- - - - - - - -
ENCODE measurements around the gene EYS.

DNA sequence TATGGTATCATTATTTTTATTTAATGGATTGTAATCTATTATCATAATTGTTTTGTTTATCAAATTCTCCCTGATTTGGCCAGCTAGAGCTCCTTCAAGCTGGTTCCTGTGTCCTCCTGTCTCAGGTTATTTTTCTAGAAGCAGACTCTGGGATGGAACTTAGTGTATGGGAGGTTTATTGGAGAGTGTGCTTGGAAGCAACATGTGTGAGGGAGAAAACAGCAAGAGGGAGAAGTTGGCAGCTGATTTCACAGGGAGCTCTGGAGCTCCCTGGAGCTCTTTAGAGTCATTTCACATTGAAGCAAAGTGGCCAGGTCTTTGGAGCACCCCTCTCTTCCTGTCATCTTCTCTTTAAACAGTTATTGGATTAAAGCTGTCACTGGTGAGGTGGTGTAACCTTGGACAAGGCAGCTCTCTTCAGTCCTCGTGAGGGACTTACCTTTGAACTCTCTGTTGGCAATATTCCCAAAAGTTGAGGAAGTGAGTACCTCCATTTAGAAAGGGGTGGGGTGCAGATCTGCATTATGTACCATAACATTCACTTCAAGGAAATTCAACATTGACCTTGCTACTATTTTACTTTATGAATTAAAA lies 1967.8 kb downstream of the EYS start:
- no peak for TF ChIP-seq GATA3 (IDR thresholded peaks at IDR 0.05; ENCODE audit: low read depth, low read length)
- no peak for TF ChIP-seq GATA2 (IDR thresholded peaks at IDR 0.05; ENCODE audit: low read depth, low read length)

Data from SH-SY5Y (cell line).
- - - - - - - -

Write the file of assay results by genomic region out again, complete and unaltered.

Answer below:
ENCODE measurements around the gene EYS.

DNA sequence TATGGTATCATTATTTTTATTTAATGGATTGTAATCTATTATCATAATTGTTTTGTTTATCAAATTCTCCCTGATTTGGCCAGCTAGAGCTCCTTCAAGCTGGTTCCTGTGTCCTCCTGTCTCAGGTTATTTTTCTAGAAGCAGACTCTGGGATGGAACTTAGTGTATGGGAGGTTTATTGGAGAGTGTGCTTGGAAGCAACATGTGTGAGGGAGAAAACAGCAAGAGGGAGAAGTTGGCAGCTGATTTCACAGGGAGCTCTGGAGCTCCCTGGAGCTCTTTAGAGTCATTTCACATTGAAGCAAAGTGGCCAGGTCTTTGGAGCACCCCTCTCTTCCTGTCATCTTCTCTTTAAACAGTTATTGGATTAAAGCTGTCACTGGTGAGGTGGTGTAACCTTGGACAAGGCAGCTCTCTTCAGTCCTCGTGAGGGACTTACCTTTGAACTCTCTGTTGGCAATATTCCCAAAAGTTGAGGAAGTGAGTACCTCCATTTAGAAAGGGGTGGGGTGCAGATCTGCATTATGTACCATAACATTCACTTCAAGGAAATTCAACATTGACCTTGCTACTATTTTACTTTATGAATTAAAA lies 1967.8 kb downstream of the EYS start:
- no peak for TF ChIP-seq GATA3 (IDR thresholded peaks at IDR 0.05; ENCODE audit: low read depth, low read length)
- no peak for TF ChIP-seq GATA2 (IDR thresholded peaks at IDR 0.05; ENCODE audit: low read depth, low read length)

Data from SH-SY5Y (cell line).